Camping in Georgia State Parks

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Camping at Elijah Clark

 

Map of Georgia

Make a Reservation

Whether you are a first-time camper or an experienced backpacker, Georgia's state parks have a campsite for you. Forty-one parks offer more than 2,700 campsites, including tent-only areas, RV pull-thru sites, primitive camping and group camping areas. Rates average around $30–$35 per night. Most state parks have laundry facilities and sell camping supplies. If you've never camped before, don’t let that stop you. Several parks offer "glamping" yurts (a cross between a tent and a cabin).

Select parks have site-specific reservations. You’ll be able to request your favorite campsite number and be sure it’s still available when you arrive. The entire campgrounds at James H. Floyd (Summerville), Amicalola Falls (Dawsonville), Hart (Hartwell) and Richard B. Russell (Elberton) are site-specific, while select sections of Reed Bingham (Adel) and Laura S. Walker (Waycross) are site-specific.


Tent, Trailer & RV Campsites

These developed sites offer electrical and water hookups, grills or fire rings, and picnic tables. Some are specially designed just for tents, while others have curved pull-thrus for large RVs. Modern comfort stations with hot showers, flush toilets and electrical outlets are conveniently located. All campgrounds have dump stations, and several offer cable TV hookups. Hart State Outdoor Recreation Area, Florence Marina, Gordonia-Alatamaha, Reed Bingham, Skidaway Island and Unicoi state parks offer some full sewage hookup campsites.


Walk-In Tent Campsites

These wooded campsites provide a tent pad, picnic table and fire ring, but usually no water or electricity. While they are more secluded than tent/trailer/RV sites, they are within easy walking distance of a comfort station, water spigot, trash bins and central parking area.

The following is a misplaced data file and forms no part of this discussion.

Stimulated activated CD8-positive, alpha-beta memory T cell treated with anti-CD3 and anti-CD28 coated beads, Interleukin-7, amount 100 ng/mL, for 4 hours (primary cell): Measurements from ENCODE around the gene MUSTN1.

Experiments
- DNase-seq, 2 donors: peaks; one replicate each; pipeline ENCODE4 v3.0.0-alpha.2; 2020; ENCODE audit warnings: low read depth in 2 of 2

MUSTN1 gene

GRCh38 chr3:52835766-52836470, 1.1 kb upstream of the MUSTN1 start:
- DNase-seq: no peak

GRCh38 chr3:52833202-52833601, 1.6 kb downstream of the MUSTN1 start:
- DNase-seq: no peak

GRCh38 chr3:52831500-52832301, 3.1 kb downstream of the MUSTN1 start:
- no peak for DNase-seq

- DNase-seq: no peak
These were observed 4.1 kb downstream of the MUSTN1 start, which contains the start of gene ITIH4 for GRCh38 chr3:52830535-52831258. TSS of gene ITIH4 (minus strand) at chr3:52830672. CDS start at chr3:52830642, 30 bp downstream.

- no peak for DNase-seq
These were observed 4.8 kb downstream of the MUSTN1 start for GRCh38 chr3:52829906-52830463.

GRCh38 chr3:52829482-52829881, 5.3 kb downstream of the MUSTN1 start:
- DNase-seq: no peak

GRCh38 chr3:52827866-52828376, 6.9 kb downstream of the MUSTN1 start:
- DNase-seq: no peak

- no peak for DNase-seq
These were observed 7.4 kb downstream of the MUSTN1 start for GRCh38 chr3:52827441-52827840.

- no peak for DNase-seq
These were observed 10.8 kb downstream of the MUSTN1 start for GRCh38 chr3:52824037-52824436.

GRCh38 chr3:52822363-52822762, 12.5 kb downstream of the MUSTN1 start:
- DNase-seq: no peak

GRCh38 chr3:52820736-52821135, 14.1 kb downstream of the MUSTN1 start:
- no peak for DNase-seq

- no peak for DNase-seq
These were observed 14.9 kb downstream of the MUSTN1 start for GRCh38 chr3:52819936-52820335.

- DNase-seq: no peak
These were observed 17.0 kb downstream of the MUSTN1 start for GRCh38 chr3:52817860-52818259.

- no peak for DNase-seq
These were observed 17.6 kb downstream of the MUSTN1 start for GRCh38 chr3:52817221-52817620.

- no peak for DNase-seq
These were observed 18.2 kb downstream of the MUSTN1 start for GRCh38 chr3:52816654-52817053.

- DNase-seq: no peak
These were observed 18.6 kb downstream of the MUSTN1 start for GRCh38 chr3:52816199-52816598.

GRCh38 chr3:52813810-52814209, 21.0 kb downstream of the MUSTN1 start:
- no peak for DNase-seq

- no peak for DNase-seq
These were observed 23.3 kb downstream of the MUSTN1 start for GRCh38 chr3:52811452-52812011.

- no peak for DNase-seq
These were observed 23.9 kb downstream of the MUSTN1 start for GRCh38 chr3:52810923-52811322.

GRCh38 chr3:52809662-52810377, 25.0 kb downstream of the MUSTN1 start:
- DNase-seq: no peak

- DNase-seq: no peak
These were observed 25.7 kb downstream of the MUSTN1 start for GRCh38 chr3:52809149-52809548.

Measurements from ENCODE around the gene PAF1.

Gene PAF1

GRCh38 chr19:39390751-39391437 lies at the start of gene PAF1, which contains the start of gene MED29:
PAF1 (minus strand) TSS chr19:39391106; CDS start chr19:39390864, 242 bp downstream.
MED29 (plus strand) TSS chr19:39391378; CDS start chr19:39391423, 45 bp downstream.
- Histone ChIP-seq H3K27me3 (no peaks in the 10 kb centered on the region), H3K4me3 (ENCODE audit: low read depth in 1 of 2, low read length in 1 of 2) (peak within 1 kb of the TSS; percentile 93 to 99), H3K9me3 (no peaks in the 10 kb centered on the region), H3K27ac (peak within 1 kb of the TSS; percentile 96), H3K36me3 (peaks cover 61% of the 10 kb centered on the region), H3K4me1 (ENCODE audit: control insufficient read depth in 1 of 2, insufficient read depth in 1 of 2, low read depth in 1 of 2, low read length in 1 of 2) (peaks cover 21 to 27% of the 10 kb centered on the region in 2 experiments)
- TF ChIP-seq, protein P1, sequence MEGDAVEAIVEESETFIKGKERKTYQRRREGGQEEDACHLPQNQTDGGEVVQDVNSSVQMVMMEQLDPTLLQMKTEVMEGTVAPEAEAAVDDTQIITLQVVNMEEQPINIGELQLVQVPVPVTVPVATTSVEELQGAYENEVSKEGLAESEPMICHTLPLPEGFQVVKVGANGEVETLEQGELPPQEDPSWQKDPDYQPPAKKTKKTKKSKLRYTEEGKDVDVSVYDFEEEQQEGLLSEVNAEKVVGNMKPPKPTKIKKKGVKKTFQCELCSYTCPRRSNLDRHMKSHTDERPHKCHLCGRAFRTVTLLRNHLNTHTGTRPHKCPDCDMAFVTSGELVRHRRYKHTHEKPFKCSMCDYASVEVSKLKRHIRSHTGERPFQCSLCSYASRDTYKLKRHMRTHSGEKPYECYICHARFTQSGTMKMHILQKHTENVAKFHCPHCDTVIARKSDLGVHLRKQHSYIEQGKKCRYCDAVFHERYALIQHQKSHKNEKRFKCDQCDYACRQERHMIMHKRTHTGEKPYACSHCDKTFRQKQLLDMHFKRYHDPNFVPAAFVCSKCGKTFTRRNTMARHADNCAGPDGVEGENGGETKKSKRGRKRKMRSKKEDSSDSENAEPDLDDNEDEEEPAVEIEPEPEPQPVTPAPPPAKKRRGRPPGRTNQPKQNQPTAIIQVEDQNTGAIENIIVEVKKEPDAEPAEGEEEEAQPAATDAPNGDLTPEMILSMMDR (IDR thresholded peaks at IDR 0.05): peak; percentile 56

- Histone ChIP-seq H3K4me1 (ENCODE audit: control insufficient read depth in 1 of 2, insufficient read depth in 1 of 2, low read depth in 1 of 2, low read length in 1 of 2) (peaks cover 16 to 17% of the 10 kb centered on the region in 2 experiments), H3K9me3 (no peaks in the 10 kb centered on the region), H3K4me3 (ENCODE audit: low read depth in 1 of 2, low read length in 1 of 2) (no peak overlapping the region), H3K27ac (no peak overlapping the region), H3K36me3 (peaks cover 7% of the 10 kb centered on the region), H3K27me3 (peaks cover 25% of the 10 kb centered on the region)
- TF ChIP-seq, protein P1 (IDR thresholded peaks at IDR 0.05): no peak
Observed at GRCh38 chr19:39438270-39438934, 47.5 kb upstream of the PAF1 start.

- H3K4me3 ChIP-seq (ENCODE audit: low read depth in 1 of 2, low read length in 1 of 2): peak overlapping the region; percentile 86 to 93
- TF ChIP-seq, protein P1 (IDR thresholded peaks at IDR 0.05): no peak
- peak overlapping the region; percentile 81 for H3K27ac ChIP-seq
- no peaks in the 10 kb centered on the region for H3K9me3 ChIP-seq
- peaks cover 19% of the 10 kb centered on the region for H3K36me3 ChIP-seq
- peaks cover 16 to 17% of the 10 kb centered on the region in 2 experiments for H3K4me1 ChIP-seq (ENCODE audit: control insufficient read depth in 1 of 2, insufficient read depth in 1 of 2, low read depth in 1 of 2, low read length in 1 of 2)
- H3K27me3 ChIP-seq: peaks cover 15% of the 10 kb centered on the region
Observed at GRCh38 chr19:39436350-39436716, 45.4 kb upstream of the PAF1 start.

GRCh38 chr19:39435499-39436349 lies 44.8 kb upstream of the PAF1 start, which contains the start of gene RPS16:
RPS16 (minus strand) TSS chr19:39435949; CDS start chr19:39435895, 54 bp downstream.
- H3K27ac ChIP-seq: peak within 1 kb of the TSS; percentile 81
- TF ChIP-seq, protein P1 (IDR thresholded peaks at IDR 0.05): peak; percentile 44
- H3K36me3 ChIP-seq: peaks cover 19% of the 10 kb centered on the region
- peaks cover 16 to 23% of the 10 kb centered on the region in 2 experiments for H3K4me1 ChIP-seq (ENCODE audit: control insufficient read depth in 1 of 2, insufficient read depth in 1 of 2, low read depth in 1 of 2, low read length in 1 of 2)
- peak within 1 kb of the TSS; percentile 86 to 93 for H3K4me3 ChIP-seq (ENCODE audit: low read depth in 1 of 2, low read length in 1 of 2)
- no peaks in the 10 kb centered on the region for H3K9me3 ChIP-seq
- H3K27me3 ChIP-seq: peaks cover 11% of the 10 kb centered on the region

Backcountry Campsites

Backpackers will enjoy the solitude of these undeveloped sites. All camping gear (including water) is packed in and out by the hiker. Trail distances vary, so campers should plan ahead. Choose from F.D. Roosevelt, Black Rock Mountain, Cloudland Canyon, Fort Mountain, Mistletoe, Providence Canyon and Tallulah Gorge state parks. Don Carter, Fort McAllister and Panola Mountain state parks have primitive campsites that do not require a long hike.


Platform & Squirrel's Nest Campsites

Fort Mountain, Victoria Bryant, and Unicoi state parks offer covered platforms where visitors can roll out sleeping bags. Bathhouses with hot showers are within walking distance, and fire rings and picnic tables are provided.


Paddle-In Campsites

Paddling to your campsite has become more popular in the last few years. Several parks, like Reed Bingham and High Falls, offer this unique experience.


Pioneer Campsites

Organized groups such as Scouts can pitch tents in these private camping areas found at most state parks. All come with pit toilets, most have water spigots and some have covered picnic shelters and grills. These primitive campsites will not accommodate RVs or trailers and usually do not provide showers.


First Time Camper LogoFirst Time Camper Program

Through our First Time Camper Program, you can borrow a family-sized tent and equipment at participating parks. In some cases, we'll even help you set it up, provide basic instructions and answer your questions so you can get comfortable and enjoy the outdoor experience.